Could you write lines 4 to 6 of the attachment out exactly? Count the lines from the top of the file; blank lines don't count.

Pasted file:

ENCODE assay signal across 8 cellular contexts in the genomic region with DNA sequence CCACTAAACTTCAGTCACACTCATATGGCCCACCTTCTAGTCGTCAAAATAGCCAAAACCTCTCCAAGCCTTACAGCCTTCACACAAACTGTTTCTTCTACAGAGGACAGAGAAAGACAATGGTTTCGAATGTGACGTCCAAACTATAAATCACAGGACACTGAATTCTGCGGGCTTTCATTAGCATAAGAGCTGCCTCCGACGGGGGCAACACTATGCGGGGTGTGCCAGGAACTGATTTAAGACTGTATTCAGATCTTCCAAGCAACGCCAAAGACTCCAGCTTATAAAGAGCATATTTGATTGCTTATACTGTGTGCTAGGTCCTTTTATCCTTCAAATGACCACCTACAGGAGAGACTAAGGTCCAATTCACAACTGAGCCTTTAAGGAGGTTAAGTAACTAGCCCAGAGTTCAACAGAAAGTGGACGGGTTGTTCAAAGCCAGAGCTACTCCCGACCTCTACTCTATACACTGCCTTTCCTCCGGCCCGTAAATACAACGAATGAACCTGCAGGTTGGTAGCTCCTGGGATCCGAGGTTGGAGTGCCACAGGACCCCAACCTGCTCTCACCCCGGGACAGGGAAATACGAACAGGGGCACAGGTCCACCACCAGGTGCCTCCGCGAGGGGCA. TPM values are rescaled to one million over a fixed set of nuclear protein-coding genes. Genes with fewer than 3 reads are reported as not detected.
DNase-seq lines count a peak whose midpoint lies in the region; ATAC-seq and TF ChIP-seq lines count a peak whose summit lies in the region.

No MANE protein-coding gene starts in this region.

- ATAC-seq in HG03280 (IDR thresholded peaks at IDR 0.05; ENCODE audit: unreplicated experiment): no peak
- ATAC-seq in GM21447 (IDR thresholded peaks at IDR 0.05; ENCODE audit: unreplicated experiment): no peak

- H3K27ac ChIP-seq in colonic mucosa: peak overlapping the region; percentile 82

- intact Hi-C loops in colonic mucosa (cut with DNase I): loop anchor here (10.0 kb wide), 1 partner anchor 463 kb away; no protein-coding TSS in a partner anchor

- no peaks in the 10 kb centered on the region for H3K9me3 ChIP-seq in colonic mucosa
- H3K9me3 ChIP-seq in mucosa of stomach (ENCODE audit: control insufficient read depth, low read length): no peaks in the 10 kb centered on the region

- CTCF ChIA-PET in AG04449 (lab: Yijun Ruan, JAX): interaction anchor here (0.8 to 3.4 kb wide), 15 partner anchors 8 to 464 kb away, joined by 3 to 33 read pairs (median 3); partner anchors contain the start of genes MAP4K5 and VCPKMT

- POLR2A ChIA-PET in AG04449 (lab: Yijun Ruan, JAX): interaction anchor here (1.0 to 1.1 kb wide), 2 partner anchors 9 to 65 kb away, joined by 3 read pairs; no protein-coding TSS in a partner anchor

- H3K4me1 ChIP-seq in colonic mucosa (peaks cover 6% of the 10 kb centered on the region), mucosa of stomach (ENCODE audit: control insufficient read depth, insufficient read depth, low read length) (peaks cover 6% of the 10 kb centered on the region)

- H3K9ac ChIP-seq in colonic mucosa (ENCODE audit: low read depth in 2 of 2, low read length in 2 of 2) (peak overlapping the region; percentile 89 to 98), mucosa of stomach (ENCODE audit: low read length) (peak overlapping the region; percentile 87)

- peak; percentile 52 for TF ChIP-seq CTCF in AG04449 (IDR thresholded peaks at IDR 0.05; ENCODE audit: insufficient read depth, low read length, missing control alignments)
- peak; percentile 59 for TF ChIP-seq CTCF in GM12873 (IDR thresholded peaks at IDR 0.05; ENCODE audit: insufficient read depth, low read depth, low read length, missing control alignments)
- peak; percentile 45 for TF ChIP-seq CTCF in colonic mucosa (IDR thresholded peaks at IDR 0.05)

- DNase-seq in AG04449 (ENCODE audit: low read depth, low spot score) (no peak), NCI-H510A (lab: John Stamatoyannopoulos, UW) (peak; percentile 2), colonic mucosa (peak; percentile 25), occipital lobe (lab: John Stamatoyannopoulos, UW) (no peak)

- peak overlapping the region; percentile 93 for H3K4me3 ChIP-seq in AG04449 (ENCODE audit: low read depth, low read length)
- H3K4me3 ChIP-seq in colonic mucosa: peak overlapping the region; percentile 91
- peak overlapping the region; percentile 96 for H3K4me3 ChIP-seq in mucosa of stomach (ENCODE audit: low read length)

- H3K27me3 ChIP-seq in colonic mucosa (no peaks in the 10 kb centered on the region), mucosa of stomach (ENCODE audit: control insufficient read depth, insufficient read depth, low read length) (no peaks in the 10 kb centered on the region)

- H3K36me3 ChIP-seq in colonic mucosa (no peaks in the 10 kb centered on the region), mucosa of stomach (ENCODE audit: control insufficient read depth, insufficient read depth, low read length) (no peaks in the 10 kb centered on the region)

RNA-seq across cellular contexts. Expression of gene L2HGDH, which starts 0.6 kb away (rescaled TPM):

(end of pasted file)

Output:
- ATAC-seq in HG03280 (IDR thresholded peaks at IDR 0.05; ENCODE audit: unreplicated experiment): no peak
- ATAC-seq in GM21447 (IDR thresholded peaks at IDR 0.05; ENCODE audit: unreplicated experiment): no peak

- H3K27ac ChIP-seq in colonic mucosa: peak overlapping the region; percentile 82